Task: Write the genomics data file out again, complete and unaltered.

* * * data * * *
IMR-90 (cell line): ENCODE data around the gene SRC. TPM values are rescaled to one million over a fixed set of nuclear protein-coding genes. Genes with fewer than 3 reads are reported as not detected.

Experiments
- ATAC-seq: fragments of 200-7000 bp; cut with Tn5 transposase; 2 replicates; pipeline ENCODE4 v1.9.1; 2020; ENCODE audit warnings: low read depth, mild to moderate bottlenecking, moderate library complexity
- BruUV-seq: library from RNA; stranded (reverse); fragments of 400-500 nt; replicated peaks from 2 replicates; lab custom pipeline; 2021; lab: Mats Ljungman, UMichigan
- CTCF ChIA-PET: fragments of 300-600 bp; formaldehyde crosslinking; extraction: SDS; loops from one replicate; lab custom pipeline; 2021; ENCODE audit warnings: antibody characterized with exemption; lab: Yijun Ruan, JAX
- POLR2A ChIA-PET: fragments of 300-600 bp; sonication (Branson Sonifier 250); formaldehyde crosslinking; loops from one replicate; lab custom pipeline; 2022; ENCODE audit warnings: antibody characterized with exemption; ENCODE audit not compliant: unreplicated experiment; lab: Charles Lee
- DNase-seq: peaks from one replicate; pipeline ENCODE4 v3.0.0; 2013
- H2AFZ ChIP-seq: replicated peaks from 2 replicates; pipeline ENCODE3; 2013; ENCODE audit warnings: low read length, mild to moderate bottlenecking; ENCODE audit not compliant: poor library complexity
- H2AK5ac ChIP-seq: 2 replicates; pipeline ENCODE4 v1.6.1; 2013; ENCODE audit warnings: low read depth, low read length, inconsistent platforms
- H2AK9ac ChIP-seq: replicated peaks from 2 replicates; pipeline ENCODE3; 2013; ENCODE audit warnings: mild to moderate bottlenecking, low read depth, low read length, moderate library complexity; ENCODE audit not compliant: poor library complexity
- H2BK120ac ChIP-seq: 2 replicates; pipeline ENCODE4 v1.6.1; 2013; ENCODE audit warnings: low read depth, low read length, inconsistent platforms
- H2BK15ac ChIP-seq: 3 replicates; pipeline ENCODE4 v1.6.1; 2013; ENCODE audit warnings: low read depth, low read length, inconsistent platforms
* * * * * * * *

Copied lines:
IMR-90 (cell line): ENCODE data around the gene SRC. TPM values are rescaled to one million over a fixed set of nuclear protein-coding genes. Genes with fewer than 3 reads are reported as not detected.

Experiments
- ATAC-seq: fragments of 200-7000 bp; cut with Tn5 transposase; 2 replicates; pipeline ENCODE4 v1.9.1; 2020; ENCODE audit warnings: low read depth, mild to moderate bottlenecking, moderate library complexity
- BruUV-seq: library from RNA; stranded (reverse); fragments of 400-500 nt; replicated peaks from 2 replicates; lab custom pipeline; 2021; lab: Mats Ljungman, UMichigan
- CTCF ChIA-PET: fragments of 300-600 bp; formaldehyde crosslinking; extraction: SDS; loops from one replicate; lab custom pipeline; 2021; ENCODE audit warnings: antibody characterized with exemption; lab: Yijun Ruan, JAX
- POLR2A ChIA-PET: fragments of 300-600 bp; sonication (Branson Sonifier 250); formaldehyde crosslinking; loops from one replicate; lab custom pipeline; 2022; ENCODE audit warnings: antibody characterized with exemption; ENCODE audit not compliant: unreplicated experiment; lab: Charles Lee
- DNase-seq: peaks from one replicate; pipeline ENCODE4 v3.0.0; 2013
- H2AFZ ChIP-seq: replicated peaks from 2 replicates; pipeline ENCODE3; 2013; ENCODE audit warnings: low read length, mild to moderate bottlenecking; ENCODE audit not compliant: poor library complexity
- H2AK5ac ChIP-seq: 2 replicates; pipeline ENCODE4 v1.6.1; 2013; ENCODE audit warnings: low read depth, low read length, inconsistent platforms
- H2AK9ac ChIP-seq: replicated peaks from 2 replicates; pipeline ENCODE3; 2013; ENCODE audit warnings: mild to moderate bottlenecking, low read depth, low read length, moderate library complexity; ENCODE audit not compliant: poor library complexity
- H2BK120ac ChIP-seq: 2 replicates; pipeline ENCODE4 v1.6.1; 2013; ENCODE audit warnings: low read depth, low read length, inconsistent platforms
- H2BK15ac ChIP-seq: 3 replicates; pipeline ENCODE4 v1.6.1; 2013; ENCODE audit warnings: low read depth, low read length, inconsistent platforms